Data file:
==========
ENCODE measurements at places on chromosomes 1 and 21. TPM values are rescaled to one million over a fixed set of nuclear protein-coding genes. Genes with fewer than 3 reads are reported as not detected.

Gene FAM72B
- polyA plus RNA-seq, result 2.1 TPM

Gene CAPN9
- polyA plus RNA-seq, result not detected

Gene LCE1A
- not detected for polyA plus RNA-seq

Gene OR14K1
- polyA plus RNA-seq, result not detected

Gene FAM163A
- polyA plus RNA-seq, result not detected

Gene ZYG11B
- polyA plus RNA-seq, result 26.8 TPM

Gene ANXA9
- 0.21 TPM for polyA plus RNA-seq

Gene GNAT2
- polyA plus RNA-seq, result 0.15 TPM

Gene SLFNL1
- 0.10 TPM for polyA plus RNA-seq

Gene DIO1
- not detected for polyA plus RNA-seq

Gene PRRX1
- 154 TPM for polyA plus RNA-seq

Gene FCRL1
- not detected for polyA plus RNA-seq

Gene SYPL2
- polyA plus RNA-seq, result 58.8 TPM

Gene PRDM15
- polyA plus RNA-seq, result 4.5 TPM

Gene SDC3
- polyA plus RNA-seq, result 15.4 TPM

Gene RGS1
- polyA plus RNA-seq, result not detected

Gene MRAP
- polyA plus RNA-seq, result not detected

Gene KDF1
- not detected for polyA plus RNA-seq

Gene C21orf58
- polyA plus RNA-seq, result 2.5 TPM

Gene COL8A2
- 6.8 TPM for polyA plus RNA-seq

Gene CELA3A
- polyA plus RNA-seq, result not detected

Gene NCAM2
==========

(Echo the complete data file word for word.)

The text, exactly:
ENCODE measurements at places on chromosomes 1 and 21. TPM values are rescaled to one million over a fixed set of nuclear protein-coding genes. Genes with fewer than 3 reads are reported as not detected.

Gene FAM72B
- polyA plus RNA-seq, result 2.1 TPM

Gene CAPN9
- polyA plus RNA-seq, result not detected

Gene LCE1A
- not detected for polyA plus RNA-seq

Gene OR14K1
- polyA plus RNA-seq, result not detected

Gene FAM163A
- polyA plus RNA-seq, result not detected

Gene ZYG11B
- polyA plus RNA-seq, result 26.8 TPM

Gene ANXA9
- 0.21 TPM for polyA plus RNA-seq

Gene GNAT2
- polyA plus RNA-seq, result 0.15 TPM

Gene SLFNL1
- 0.10 TPM for polyA plus RNA-seq

Gene DIO1
- not detected for polyA plus RNA-seq

Gene PRRX1
- 154 TPM for polyA plus RNA-seq

Gene FCRL1
- not detected for polyA plus RNA-seq

Gene SYPL2
- polyA plus RNA-seq, result 58.8 TPM

Gene PRDM15
- polyA plus RNA-seq, result 4.5 TPM

Gene SDC3
- polyA plus RNA-seq, result 15.4 TPM

Gene RGS1
- polyA plus RNA-seq, result not detected

Gene MRAP
- polyA plus RNA-seq, result not detected

Gene KDF1
- not detected for polyA plus RNA-seq

Gene C21orf58
- polyA plus RNA-seq, result 2.5 TPM

Gene COL8A2
- 6.8 TPM for polyA plus RNA-seq

Gene CELA3A
- polyA plus RNA-seq, result not detected

Gene NCAM2